©Wikimedia/Pleonr
©Wikimedia/Pleonr

Hidden treasures under the Valdecañas reservoir

3 minutes to read

In the northeast of Extremadura, not very far away from Madrid, there is a huge water reservoir: Valdecañas. It is situated at the heart of the Geopark Villuercas-Ibores-Jara, which is a UNESCO World Heritage Site. Totally worth the visit! Plus, this region has been inhabited for millennia. Every summer, like a spell, under the water comes up the place's most precious treasure: the Guadalperal dolmen, with 144 menhirs. Care to find out more about this place?

The Valdecañas reservoir

In the 60s, this spot was chosen to build a great reservoir, according to Franco’s policy. The river Tagus, the biggest of the Iberian Peninsula, crosses these lands, and it would ensure a lot of water suppliance. The only problem was that there were some villages where people actually lived - an old Roman city and this huge dolmen. Two Roman temples were saved, and everything else went under the water without second thoughts. 

© Sara Rodríguez Romo
© Sara Rodríguez Romo

The Spanish Stonehenge

In the summer of 2019, the draught of the reservoir revealed on the surface something that had been completely forgotten for more than 50 years: a vast ensemble of menhirs (144), a true cromlech. It was baptized the “Spanish Stonehenge,” and then somebody realized that there had not been any in-depth studies about it. In the past, a German scholar excavated the place (a century ago) and concluded that the remains could be 7,000 years old - 2,000 years older than the Pyramids! The scholar also stated that the dolmen had been so rich that even the Romans had already plundered it — not much more information.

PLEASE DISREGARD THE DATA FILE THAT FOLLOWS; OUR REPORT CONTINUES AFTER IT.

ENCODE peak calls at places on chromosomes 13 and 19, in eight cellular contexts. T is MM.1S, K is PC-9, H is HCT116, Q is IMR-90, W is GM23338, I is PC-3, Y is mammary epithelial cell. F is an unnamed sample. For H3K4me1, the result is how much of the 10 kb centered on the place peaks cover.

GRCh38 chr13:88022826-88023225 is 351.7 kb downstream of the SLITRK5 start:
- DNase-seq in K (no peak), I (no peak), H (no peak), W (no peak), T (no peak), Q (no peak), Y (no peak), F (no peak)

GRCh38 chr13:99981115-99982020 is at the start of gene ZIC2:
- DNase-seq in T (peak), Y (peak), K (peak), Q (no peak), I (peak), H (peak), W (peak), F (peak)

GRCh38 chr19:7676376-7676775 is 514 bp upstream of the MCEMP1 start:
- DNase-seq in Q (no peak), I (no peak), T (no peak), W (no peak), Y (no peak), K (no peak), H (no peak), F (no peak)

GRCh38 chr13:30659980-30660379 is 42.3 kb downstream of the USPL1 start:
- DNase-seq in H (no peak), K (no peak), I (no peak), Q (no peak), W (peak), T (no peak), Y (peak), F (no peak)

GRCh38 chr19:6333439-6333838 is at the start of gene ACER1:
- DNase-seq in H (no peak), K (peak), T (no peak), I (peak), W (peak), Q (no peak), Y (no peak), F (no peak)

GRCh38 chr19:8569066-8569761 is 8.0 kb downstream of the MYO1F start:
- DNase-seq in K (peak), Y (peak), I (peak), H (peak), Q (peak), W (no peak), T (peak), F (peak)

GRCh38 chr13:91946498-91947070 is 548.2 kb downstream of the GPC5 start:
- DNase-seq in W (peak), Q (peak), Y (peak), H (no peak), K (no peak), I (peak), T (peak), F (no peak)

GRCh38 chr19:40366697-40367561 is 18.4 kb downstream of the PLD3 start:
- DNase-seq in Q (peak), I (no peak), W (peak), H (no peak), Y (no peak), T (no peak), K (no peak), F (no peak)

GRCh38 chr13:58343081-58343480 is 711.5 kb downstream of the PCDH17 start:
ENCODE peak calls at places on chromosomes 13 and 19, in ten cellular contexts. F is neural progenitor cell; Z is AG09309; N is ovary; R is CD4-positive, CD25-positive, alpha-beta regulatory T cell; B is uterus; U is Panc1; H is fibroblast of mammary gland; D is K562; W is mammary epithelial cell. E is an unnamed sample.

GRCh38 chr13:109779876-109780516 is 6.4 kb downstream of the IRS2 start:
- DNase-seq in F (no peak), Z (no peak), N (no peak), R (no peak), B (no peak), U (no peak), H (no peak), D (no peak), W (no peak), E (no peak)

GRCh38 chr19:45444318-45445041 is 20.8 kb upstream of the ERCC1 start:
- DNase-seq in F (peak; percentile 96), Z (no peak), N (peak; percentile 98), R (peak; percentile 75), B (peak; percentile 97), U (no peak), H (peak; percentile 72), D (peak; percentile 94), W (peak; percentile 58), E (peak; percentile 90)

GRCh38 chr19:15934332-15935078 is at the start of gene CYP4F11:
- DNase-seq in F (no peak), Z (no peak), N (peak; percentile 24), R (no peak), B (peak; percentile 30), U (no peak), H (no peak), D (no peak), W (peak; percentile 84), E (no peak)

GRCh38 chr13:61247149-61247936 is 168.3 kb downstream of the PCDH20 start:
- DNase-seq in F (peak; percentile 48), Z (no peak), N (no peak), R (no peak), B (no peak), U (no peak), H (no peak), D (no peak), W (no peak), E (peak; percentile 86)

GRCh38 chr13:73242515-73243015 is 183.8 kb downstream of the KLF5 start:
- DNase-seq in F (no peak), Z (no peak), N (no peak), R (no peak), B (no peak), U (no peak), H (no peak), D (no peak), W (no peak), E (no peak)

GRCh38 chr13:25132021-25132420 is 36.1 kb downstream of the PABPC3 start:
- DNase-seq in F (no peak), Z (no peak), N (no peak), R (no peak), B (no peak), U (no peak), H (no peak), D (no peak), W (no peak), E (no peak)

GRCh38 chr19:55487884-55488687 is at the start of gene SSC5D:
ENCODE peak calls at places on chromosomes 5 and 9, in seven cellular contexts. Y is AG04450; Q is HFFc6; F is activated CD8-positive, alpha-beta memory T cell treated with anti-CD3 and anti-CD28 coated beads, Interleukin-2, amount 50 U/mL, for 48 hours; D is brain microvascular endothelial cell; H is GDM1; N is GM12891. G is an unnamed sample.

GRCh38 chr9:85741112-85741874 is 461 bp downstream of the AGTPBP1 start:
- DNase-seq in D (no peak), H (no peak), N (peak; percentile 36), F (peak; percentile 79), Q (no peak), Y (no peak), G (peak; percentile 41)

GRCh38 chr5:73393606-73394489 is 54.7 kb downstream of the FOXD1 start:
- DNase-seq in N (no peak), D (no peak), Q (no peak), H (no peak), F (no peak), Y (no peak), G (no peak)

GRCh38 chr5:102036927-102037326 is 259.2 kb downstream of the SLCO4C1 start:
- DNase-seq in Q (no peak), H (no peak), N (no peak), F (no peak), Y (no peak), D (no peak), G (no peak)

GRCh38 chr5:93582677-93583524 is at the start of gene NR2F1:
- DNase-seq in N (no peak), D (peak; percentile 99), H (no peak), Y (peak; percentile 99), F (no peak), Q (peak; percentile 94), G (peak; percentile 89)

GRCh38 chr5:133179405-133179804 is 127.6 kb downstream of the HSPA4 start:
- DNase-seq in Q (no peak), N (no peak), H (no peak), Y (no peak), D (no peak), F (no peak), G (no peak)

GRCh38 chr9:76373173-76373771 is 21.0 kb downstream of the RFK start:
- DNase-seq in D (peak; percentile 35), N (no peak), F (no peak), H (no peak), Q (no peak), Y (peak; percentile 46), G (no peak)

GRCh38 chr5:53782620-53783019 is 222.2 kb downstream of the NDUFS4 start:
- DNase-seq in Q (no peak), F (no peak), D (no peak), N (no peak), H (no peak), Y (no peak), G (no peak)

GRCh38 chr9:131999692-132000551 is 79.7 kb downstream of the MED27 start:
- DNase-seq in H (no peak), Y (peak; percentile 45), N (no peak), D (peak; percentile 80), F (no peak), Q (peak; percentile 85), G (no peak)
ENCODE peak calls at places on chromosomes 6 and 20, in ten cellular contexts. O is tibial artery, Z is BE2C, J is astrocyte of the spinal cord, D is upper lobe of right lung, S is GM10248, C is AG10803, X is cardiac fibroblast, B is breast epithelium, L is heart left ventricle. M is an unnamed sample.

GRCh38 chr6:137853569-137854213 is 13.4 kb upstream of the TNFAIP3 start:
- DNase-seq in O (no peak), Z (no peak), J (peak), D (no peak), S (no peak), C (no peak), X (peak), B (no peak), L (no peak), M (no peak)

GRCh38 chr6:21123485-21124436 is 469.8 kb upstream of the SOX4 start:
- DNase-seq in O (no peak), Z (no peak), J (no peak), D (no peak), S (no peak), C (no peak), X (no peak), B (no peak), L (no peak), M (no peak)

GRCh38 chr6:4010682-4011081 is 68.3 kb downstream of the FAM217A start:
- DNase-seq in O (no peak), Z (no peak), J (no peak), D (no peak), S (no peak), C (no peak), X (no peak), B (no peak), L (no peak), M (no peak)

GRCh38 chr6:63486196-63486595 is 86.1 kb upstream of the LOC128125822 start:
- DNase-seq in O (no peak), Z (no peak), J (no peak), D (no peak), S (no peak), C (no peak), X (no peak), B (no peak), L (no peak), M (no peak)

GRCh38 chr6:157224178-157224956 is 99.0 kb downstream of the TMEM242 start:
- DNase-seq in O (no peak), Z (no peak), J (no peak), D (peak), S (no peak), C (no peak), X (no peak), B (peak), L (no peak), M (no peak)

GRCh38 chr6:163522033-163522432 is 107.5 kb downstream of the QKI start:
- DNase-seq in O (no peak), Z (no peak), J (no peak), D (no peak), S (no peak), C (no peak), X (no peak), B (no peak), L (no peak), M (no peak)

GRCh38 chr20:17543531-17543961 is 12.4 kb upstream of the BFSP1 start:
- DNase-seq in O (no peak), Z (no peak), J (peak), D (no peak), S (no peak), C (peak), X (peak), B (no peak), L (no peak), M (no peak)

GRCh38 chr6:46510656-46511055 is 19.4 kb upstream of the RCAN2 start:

The oldest map of the world carved on the main menhir

Nowadays, there is a much more interesting theory: the main menhir has possibly carved on it the oldest map of the world! It would be a map of the Tagus River, faithfully designed on the rock. As a matter of fact, until the Roman period, this spot was the only natural ford (and the Tagus, as I said, is the longest of Spain). So you can imagine how important this place was. 

© Wikimedia Commons / Pleonr
© Wikimedia Commons / Pleonr

Augustobriga and the two temples

Because of its strategic situation, the Romans also built a huge city here: Augustobriga. Great Roman writers had already mentioned it, so the European scholars looked for it for centuries. However, when it was finally found, again, the excavations did not last long: the place got immediately drowned. Its remains can still be seen when there is a draught. Luckily, someone was wise enough to at least save two temples: “Los Mármoles” and “La Cilla" - in Spanish, "warehouse," because this one ended up being used as such. 

© Sara Rodríguez Romo
© Sara Rodríguez Romo

They were placed over the reservoir: this spot has a great view. If you look up, you will probably have some huge vultures flying above your head. And the best part is the easy access: coming from Madrid, you have to leave the motorway a few kilometers later. The temples are just by the road, with a free parking area just beneath them. The access to the dolmen is a bit trickier, but if you talk to the locals, you can even get there by boat - more beautiful than driving your car through a dusty road!

Los Mármoles temples, Cáceres
Los Mármoles temples, Cáceres
10320 Bohonal de Ibor, Cáceres, España

Valdehuncar, the village of the witches

Finally, if you are into paranormal phenomenons, not far from there, you can drive to Valdehúncar, the village of the witches. Since so many different civilizations lived here, the place has kept many stories and traditions that are really interesting. For instance, the 30 prehistoric rock carvings are believed actually to be magic spells. There is a haunted house and some crazy stories about a witch that used to turn into a pig a hundred years ago. Talk to the elderly, and you will not believe the stories they can tell you! 

Valdehúncar, Cáceres
Valdehúncar, Cáceres
10393 Valdehúncar, Cáceres, España
Dolmen of Guadalperal, Cáceres
Dolmen of Guadalperal, Cáceres
10335 Peraleda de la Mata, Cáceres, España

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The author

Sara Rodriguez Romo

Sara Rodriguez Romo

I live between Salamanca, in Spain, and Marvão, in Portugal. A passionate traveller, I have visited over 30 countries in four continents. Currently I am doing a PhD in Greek Mythology and working with horses, doing rides in the nature.

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